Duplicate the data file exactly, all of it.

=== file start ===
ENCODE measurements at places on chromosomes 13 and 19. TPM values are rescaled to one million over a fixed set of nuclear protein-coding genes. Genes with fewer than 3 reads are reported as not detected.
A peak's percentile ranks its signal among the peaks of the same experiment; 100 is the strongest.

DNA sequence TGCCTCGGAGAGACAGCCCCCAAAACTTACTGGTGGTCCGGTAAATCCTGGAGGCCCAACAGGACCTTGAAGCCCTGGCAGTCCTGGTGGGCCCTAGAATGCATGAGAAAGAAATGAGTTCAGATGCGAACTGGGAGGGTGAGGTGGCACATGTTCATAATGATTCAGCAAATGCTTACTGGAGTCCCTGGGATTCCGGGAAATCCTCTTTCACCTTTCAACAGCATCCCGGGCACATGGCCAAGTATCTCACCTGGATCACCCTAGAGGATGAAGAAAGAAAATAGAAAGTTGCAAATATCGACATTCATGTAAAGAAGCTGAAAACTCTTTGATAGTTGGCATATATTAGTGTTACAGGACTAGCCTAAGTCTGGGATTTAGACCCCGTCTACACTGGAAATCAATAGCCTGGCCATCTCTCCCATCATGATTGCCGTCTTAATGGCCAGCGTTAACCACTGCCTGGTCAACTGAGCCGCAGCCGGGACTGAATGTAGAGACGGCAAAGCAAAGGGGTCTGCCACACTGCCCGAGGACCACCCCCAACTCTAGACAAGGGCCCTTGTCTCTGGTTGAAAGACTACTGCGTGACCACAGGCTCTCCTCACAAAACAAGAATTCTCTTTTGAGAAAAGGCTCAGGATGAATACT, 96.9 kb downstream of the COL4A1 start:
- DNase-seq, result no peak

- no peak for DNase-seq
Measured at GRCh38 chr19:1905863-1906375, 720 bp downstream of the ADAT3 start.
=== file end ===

ENCODE measurements at places on chromosomes 13 and 19. TPM values are rescaled to one million over a fixed set of nuclear protein-coding genes. Genes with fewer than 3 reads are reported as not detected.
A peak's percentile ranks its signal among the peaks of the same experiment; 100 is the strongest.

DNA sequence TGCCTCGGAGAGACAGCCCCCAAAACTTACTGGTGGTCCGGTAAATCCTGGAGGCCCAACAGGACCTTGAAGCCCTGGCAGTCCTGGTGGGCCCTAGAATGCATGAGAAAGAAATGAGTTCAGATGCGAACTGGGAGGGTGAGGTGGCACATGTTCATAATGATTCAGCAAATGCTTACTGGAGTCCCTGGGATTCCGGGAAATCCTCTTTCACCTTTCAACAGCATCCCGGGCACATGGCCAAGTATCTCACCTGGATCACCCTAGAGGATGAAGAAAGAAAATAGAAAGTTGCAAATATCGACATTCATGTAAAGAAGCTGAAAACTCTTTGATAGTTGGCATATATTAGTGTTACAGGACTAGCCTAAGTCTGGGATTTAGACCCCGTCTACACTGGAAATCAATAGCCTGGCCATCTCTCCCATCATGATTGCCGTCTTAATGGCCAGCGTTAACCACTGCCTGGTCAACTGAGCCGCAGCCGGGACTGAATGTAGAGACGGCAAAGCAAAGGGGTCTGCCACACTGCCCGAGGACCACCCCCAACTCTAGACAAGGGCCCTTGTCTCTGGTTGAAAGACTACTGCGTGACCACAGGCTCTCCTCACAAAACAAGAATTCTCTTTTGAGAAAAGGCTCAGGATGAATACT, 96.9 kb downstream of the COL4A1 start:
- DNase-seq, result no peak

- no peak for DNase-seq
Measured at GRCh38 chr19:1905863-1906375, 720 bp downstream of the ADAT3 start.